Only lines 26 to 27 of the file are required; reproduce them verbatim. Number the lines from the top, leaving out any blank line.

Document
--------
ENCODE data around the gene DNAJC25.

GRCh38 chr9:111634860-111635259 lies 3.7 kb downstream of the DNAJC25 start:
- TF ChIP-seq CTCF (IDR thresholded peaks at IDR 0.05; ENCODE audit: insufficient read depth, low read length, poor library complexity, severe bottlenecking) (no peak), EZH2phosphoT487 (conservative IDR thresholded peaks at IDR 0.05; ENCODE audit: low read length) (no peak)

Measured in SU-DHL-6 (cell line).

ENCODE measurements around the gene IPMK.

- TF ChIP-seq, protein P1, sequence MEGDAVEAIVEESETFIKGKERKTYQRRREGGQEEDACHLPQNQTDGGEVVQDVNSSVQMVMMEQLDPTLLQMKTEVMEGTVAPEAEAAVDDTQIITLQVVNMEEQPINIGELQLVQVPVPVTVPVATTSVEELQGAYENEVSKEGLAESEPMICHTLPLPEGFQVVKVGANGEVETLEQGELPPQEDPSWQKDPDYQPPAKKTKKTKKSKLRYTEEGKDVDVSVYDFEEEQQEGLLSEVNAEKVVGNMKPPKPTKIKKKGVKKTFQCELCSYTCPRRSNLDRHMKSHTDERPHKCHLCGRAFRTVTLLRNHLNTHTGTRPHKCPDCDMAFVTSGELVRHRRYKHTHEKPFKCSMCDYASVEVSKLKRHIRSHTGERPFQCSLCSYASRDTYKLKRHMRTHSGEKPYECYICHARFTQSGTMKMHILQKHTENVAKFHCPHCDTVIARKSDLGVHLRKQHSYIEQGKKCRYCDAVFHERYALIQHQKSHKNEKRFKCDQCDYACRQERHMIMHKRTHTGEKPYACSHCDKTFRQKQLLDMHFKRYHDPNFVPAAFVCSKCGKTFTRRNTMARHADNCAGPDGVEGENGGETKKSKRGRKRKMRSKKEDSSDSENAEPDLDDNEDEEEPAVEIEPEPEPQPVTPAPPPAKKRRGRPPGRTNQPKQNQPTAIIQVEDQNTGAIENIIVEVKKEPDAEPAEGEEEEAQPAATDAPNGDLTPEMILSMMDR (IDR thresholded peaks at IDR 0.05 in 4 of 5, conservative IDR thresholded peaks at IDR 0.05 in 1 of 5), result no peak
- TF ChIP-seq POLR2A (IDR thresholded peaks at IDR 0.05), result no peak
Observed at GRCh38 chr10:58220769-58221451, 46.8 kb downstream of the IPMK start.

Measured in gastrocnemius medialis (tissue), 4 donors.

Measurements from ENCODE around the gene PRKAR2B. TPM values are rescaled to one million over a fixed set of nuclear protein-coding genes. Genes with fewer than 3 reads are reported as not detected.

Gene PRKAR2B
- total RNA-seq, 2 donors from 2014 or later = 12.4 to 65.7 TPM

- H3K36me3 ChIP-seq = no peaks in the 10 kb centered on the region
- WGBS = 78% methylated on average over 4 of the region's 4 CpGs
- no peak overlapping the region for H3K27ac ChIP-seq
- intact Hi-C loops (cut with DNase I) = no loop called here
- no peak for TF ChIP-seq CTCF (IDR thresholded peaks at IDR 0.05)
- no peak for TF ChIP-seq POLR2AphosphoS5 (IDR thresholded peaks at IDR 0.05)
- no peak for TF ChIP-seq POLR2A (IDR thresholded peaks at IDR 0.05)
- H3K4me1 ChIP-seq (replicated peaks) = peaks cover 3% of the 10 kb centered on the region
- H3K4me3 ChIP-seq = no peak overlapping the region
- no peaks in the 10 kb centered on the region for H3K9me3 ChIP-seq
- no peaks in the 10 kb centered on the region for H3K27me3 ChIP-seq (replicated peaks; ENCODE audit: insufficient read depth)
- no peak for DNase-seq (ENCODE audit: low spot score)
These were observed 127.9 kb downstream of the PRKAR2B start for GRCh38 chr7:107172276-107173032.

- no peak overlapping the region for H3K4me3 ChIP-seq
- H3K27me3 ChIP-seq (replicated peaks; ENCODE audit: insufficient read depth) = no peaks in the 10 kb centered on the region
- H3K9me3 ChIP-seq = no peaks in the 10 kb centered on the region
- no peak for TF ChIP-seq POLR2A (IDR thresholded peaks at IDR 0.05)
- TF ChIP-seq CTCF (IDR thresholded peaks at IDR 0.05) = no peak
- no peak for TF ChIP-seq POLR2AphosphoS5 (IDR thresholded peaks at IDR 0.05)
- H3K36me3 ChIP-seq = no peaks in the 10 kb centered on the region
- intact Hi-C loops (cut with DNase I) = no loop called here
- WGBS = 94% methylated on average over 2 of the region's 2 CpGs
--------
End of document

- no peak overlapping the region for H3K4me3 ChIP-seq
- H3K27me3 ChIP-seq (replicated peaks; ENCODE audit: insufficient read depth) = no peaks in the 10 kb centered on the region